1. I view the Nintendo Pee I mean Wii as a Virtual Boy grown up. If you think of it as a VB grown up then the purpose of the Wii makes sense.

    To make money and sucker in the younger crowd and young families or families who don't know anybody and will throw their cash at it just because it isn't *violent* which goes to another problem.

    Games these days are either ultra violent or ultra crappy. No happy medium. I think it reflects society more then it does the game companies as it's what society wants.

  2. I grew up on education games like BroderBunds *Logical Journey of the Zoombinis* or *Carmen Sandiego* which Zoombinis is a logic puzzle game where you get these weird round little creatures off of an island to escape slavery to freedom across various puzzles with an overworld map.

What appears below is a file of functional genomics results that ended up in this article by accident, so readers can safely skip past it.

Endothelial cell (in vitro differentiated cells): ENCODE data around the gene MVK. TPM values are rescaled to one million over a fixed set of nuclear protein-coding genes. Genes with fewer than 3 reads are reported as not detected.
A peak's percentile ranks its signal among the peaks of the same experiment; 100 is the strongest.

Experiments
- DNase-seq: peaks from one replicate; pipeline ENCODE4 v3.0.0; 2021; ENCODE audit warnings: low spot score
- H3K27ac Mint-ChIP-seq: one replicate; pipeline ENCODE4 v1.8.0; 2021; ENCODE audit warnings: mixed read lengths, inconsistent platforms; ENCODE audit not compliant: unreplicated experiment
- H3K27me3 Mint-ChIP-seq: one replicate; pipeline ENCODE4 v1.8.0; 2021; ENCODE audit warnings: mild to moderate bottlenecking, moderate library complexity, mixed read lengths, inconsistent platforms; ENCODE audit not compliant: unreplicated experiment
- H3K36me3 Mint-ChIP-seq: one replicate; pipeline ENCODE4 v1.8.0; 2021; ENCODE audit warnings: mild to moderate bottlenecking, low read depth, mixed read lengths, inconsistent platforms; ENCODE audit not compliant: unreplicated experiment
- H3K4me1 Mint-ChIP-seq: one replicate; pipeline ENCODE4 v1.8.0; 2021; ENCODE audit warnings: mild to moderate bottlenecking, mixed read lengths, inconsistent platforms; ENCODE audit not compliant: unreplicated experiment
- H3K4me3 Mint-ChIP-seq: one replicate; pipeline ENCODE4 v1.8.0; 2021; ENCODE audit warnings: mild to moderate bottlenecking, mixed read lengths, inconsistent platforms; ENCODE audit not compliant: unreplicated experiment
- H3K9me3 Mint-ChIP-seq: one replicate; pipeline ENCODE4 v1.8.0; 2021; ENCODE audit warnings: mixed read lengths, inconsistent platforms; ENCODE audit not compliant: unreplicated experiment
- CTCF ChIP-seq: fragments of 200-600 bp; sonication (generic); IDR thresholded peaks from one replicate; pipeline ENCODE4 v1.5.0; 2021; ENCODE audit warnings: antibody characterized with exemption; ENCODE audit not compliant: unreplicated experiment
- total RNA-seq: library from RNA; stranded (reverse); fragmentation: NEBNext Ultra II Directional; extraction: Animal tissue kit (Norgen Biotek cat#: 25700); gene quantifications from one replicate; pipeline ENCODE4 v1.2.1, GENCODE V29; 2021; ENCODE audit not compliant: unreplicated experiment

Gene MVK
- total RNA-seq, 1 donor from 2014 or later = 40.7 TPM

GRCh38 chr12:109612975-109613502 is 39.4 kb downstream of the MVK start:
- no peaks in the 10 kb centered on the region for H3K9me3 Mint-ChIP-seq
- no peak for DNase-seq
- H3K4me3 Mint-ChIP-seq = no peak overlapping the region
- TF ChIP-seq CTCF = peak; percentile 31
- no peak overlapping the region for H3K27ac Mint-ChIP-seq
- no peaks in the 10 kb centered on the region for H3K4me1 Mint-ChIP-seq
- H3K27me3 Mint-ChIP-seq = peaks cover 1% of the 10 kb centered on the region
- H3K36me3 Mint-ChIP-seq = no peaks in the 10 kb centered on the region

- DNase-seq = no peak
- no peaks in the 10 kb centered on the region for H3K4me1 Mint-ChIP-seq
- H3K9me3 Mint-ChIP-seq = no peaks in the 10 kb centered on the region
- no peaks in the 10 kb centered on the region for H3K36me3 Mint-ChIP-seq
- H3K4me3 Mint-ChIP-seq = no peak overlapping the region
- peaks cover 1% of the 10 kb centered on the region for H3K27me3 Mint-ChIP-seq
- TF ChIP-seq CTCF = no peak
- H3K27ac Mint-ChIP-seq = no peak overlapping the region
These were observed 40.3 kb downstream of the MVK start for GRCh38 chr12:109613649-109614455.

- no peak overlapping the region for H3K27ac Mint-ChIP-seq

You think it stops there right? Nope!! You can only have 16 Zoombinis at a time and save at 3 different rest spots or *camps*. There are 3 tiers with 3 levels each in between rest spots and after several tiers the difficulty gets notably harder and harder as you cross compare patterns.

    The 1st difficulty levels only have one set you compare either all noses,all a certain kind of eye or a certain color of noses.etc High levels require cross comparison.

    One early level where you are in this cave with these rock gardens allow only Zoombinis with certain features go thru such as one side only Zoombinis with green noses may be allowed to pass so on the other side Zoombinis with certain kinds of hair may be allowed to pass and the upper and lower guardians have their own set of features they allow.